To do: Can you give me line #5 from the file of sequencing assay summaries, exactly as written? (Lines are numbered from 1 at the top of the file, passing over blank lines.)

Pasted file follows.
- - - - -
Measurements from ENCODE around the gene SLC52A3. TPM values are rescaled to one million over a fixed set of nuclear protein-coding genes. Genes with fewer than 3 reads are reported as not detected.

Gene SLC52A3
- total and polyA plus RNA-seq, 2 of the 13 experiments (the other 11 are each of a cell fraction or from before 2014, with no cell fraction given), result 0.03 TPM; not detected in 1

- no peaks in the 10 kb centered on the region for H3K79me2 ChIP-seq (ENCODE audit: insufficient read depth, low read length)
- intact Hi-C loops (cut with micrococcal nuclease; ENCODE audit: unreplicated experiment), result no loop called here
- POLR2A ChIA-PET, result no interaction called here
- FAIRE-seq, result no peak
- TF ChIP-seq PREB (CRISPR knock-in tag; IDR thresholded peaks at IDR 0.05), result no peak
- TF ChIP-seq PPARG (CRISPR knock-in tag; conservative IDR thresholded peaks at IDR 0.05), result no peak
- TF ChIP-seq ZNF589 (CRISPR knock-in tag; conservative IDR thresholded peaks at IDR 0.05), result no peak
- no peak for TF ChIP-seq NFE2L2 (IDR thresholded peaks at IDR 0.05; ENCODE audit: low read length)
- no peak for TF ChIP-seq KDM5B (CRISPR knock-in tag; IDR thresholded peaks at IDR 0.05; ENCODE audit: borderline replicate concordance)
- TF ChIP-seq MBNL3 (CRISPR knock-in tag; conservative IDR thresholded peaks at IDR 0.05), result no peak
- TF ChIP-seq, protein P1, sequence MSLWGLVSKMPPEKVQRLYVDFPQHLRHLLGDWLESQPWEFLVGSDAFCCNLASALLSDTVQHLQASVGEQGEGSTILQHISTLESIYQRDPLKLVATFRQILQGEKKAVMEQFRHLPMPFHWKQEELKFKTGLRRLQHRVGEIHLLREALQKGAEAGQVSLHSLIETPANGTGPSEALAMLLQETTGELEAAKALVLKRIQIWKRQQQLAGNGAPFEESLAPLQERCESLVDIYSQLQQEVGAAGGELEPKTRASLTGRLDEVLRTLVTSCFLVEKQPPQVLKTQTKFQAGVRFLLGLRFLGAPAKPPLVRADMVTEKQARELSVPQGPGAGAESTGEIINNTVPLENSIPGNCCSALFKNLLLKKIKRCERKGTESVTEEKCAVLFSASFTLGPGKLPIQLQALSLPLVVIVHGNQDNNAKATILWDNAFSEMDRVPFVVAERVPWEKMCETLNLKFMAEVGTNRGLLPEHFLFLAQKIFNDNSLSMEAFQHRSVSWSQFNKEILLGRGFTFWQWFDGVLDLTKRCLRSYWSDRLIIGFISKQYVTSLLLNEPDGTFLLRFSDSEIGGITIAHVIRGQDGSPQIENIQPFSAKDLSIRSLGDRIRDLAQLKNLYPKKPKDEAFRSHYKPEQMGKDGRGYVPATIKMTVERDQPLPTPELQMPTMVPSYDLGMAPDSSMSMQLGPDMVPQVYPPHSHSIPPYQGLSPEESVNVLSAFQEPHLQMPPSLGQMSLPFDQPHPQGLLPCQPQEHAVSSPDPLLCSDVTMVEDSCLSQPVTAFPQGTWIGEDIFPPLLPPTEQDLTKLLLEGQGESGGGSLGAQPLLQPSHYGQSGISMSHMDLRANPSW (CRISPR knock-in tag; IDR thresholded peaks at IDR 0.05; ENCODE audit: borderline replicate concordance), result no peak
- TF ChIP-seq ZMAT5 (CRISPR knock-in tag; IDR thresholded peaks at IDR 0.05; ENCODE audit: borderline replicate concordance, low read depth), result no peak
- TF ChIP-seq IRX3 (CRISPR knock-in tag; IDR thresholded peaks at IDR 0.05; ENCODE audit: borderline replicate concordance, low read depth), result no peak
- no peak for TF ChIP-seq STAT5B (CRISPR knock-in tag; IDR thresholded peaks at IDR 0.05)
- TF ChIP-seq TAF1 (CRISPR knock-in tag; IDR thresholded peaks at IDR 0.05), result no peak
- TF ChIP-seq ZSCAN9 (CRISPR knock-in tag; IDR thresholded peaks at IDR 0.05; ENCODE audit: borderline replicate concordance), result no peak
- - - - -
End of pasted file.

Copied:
- intact Hi-C loops (cut with micrococcal nuclease; ENCODE audit: unreplicated experiment), result no loop called here